Past Futures, Future's Past: Towards an Archaeology of the Future
Dr. Rob Swigart.
The human species has been telling stories for many tens of thousands of years, perhaps since Homo sapiens spread over the territory of Homo neanderthalensis and began carving marks on bone, stone, and painting on the walls of caves. Some scholars feel that the marks on bone or antler batons carved as much as 35,000 years ago, mark the lunar cycle and were aids to memory when telling the story of animal migrations or other phenomena necessary to survival. These stories accumulated a past and made sense of an unknown future.
This paper will tell a story, one that asks a number of questions.
Catal Höyük, in southern Anatolia, is a dense agglomeration of dwellings, a pueblo structure with roof entrances—essentially one large building with numerous homes, built over a thousand years one on top of another, leaving behind two large mounds. Digging at Catal over the past decades has uncovered human occupation 9000 years ago. Do we tell the story as it is dug, from the most recent to the more distant past, or do we dig all the way down (a long process) and then tell the story chronologically? When we talk about the future ourselves, what does our narrative tell us about ourselves? Can looking at an archaeological site reveal important aspects of our humanity, and the anticipation, anxiety, expectation or hope for the future? Is it possible to reverse-engineer the ways people in our distant past thought about their own future, which we now know as they could not?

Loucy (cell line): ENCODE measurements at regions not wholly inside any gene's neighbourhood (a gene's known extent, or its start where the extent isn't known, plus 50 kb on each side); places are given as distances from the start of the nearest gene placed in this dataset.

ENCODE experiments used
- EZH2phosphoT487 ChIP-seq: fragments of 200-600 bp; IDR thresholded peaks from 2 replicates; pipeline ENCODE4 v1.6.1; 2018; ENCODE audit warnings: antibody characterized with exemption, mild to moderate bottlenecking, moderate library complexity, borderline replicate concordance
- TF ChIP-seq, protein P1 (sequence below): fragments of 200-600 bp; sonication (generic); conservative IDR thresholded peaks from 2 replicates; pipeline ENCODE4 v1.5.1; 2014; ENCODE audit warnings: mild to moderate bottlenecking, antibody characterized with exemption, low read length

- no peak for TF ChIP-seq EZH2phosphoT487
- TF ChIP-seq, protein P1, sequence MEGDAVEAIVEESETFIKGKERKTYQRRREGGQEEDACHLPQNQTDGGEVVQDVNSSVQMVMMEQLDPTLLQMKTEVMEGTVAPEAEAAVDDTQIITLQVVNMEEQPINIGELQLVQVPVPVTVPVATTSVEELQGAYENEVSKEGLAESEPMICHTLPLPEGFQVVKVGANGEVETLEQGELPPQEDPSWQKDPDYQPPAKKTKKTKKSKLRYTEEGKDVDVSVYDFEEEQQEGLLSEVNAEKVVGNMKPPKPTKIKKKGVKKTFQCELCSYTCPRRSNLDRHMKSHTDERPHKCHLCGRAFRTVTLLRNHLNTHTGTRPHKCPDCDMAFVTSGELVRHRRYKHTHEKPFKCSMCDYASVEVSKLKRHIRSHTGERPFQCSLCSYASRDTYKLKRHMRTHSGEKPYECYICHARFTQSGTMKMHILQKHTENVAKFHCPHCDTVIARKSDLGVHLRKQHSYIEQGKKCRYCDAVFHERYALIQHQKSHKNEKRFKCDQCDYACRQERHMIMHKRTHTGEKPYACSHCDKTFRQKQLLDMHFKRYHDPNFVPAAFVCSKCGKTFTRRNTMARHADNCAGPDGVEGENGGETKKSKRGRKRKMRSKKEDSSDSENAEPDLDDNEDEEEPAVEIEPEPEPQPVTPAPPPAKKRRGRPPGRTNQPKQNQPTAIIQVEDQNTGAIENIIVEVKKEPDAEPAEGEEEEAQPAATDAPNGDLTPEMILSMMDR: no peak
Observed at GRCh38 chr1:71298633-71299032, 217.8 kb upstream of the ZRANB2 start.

Dr. Rob Swigart (United States)
Institute for the Future
Rob Swigart is a research affiliate at the Institute for the Future (IFTF),where he is co-author with Robert Johansen of the book, Upsizing the Individual in the Downsized Organization (Addison-Wesley, 1994), now in its second printing. Rob's current fiction project involves a simulation of the collapse of classic Mayan civilization on the Internet. Rob is also a pilot, a musician, a filmmaker, and an Aikido second degree black belt. He holds a B.A. from Princeton University and a Ph.D. in comparative literature from the State University of New York at Buffalo.
(30 min. Conference Paper, English)